News flash! Most people are not intellectual hobbyists. You'd have gotten a higher share in 1980, perhaps because people read books more or perhaps because baccalaureate-granting institutions captured 20-odd percent of each cohort rather than 40-odd percent.

Most people are not at college. Or doing a History course. History is accessible in a way that, say, higher mathematics is not. But I would still expect most mathematics students spend most of their free time thinking about mathematics. If most students simply did the mathematics assigned to them, in the classroom, and nowhere else, I would question why that student was doing that subject.

Yes, it is probably something to do with the 40%, but even so 1 in 10 is very low.

I was a math major but I read lots of Michener as an escape. I would have read history if I knew how to find really well written history.

The newer generations spend a lot of time on Snapchat, Instagram, and YouTube. They missed the reading train. We'll see where that goes.

Possibly because they are too busy jumping through the hoops assigned to them to get their fairly meaningless piece of paper? That really takes the fun out of it. I never read history books when I was in school taking history classes. Now that I've been out a while I enjoy them.

Charlie Day: "He said I'm illiterate....what does that even mean?"

Who need engineers?

Is this based on the education system of a particular country, state or county?
Or more of a sweeping generalization?

I think it is a sweeping generalization. I just got through readings tidbits of it in the link and found a quote: "When learning is neither useful or inspirational, though, how can we call it anything but wasteful?"

Richard Vedder is growing old, and someone has to take that spot of running down schools and teachers.

Self recommending.

If it was tagged 'Byran Kaplan' now that would be funny.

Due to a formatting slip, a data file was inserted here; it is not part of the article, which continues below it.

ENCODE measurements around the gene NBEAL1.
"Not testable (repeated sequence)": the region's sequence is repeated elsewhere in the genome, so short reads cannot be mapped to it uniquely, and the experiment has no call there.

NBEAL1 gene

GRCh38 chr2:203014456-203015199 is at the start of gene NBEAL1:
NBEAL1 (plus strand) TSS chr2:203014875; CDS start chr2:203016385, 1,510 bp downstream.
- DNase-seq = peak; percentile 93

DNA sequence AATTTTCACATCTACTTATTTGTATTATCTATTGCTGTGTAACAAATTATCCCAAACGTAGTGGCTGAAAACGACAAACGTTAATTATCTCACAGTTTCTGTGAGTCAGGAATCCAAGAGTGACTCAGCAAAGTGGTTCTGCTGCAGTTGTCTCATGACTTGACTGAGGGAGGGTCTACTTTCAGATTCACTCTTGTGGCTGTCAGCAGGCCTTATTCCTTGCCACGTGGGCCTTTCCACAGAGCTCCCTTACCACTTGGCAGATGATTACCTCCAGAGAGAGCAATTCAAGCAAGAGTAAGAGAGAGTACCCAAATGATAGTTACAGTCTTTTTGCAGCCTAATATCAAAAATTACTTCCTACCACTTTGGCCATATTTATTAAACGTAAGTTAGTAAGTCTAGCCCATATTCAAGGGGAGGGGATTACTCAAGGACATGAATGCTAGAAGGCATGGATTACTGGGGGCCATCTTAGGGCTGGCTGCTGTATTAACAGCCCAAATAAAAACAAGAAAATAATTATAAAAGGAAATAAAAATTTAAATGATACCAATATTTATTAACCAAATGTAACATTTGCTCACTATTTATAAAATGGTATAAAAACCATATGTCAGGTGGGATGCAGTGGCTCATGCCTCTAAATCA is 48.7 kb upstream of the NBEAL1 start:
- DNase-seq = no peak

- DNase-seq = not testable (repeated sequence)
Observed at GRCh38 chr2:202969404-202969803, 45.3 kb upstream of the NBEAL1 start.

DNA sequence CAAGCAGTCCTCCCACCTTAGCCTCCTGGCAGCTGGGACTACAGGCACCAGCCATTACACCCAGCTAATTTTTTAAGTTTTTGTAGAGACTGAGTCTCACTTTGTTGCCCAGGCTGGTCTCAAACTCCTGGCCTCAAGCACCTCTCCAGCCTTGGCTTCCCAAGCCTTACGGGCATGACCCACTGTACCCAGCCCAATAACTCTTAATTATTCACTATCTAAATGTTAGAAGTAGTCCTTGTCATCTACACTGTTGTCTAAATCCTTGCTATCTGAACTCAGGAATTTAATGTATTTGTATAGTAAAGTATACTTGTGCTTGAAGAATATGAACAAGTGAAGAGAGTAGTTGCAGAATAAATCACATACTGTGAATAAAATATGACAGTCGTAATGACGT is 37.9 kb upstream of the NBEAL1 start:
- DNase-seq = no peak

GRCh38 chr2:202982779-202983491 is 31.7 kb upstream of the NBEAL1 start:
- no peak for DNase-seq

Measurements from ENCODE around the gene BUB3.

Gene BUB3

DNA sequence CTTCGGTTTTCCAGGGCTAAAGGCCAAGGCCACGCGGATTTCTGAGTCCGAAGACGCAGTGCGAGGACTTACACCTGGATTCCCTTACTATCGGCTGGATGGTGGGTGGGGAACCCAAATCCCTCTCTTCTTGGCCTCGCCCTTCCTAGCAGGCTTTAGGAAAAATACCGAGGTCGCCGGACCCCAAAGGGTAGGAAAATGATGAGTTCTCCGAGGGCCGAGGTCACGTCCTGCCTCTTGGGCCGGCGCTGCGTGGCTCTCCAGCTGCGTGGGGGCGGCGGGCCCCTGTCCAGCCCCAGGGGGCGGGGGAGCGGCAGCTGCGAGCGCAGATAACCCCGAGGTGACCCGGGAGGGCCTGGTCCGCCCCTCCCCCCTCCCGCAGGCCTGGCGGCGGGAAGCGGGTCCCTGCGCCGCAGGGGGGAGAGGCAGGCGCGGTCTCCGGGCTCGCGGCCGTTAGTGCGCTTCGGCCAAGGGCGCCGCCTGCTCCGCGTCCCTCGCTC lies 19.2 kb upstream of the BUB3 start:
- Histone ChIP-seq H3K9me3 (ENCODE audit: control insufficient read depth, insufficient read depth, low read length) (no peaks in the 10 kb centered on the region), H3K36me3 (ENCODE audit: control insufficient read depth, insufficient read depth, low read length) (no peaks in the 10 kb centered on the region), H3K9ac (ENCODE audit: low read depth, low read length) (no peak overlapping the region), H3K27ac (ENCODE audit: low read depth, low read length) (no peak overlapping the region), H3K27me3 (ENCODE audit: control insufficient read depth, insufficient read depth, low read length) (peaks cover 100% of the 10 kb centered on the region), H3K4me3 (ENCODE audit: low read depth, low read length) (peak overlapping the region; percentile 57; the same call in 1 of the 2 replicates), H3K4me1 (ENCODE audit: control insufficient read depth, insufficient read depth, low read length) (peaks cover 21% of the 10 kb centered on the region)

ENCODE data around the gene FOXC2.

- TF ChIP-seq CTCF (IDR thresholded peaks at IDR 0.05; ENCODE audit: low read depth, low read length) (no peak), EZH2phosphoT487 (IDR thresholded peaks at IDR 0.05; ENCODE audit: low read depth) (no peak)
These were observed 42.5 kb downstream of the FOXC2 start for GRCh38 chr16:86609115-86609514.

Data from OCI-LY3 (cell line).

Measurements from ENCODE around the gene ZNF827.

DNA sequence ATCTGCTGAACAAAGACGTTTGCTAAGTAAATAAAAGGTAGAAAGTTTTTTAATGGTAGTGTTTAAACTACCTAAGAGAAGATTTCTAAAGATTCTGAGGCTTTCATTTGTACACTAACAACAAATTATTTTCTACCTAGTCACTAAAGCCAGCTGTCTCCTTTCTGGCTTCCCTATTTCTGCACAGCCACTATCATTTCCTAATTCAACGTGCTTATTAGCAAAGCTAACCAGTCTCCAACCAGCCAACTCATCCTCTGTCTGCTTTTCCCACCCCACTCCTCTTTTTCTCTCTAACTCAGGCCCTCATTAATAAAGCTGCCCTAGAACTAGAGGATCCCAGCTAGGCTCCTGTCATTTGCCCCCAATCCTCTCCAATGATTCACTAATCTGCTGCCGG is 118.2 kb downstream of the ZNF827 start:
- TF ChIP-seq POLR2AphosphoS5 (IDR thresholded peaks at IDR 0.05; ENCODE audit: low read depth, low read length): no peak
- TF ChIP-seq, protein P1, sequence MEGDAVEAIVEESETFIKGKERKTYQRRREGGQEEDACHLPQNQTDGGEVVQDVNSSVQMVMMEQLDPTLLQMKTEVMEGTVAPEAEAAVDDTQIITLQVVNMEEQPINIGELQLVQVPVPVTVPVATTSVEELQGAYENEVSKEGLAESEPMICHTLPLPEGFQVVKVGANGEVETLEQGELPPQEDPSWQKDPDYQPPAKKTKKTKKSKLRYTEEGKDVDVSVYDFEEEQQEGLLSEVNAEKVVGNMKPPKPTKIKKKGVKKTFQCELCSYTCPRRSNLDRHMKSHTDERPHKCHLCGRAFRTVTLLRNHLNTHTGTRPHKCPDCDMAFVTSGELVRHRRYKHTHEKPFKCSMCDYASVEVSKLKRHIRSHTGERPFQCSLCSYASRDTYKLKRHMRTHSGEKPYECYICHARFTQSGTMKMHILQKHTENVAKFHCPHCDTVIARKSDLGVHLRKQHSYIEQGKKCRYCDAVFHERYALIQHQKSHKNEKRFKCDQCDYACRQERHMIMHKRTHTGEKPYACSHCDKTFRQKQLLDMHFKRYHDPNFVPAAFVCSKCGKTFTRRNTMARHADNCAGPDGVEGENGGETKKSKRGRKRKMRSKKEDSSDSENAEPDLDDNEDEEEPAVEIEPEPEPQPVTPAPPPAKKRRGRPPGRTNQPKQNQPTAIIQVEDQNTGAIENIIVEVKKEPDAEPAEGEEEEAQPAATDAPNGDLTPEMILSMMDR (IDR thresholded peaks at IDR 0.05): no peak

When I was young, we valued education.

". . . and I remember my youth and the feeling that will never come back any more - the feeling that I could last for ever, outlast the sea, the earth, and all men; the deceitful feeling that lures us on to joys, to perils, to love, to vain effort - to death; the triumphant conviction of strength, the heat of life in the handful of dust, the glow in the heart that with every year grows dim, grows cold, grows small, and expires - and expires, too soon, too soon - before life itself.” Joseph Conrad, "Youth"

When you were young, schooling probably ended up with some reasonable level of education.

Usage: Education, properly a drawing forth, implies not so
much the communication of knowledge as the discipline
of the intellect, the establishment of the principles,
and the regulation of the heart. Instruction is that
part of education which furnishes the mind with
knowledge. Teaching is the same, being simply more
familiar. It is also applied to practice; as, teaching
to speak a language; teaching a dog to do tricks.
Training is a department of education in which the
chief element is exercise or practice for the purpose
of imparting facility in any physical or mental
operation. Breeding commonly relates to the manners
and outward conduct.
[1913 Webster]

What are the alternatives he proposes? Home-schooling? Apprentices starting at a young age?